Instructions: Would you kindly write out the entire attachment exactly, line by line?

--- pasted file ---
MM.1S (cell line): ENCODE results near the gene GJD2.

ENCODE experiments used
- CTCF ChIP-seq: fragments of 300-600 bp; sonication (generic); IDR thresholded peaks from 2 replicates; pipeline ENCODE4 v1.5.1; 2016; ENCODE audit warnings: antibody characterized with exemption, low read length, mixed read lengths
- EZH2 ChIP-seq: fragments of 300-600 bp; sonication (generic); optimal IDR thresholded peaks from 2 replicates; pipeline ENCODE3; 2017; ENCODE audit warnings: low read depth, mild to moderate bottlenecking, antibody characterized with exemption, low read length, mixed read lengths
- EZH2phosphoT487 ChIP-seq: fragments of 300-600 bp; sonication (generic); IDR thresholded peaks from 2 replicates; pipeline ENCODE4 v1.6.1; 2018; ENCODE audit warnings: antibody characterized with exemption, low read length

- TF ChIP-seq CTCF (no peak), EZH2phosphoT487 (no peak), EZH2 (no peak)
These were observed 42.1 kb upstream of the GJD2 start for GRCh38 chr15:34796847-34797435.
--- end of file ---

MM.1S (cell line): ENCODE results near the gene GJD2.

ENCODE experiments used
- CTCF ChIP-seq: fragments of 300-600 bp; sonication (generic); IDR thresholded peaks from 2 replicates; pipeline ENCODE4 v1.5.1; 2016; ENCODE audit warnings: antibody characterized with exemption, low read length, mixed read lengths
- EZH2 ChIP-seq: fragments of 300-600 bp; sonication (generic); optimal IDR thresholded peaks from 2 replicates; pipeline ENCODE3; 2017; ENCODE audit warnings: low read depth, mild to moderate bottlenecking, antibody characterized with exemption, low read length, mixed read lengths
- EZH2phosphoT487 ChIP-seq: fragments of 300-600 bp; sonication (generic); IDR thresholded peaks from 2 replicates; pipeline ENCODE4 v1.6.1; 2018; ENCODE audit warnings: antibody characterized with exemption, low read length

- TF ChIP-seq CTCF (no peak), EZH2phosphoT487 (no peak), EZH2 (no peak)
These were observed 42.1 kb upstream of the GJD2 start for GRCh38 chr15:34796847-34797435.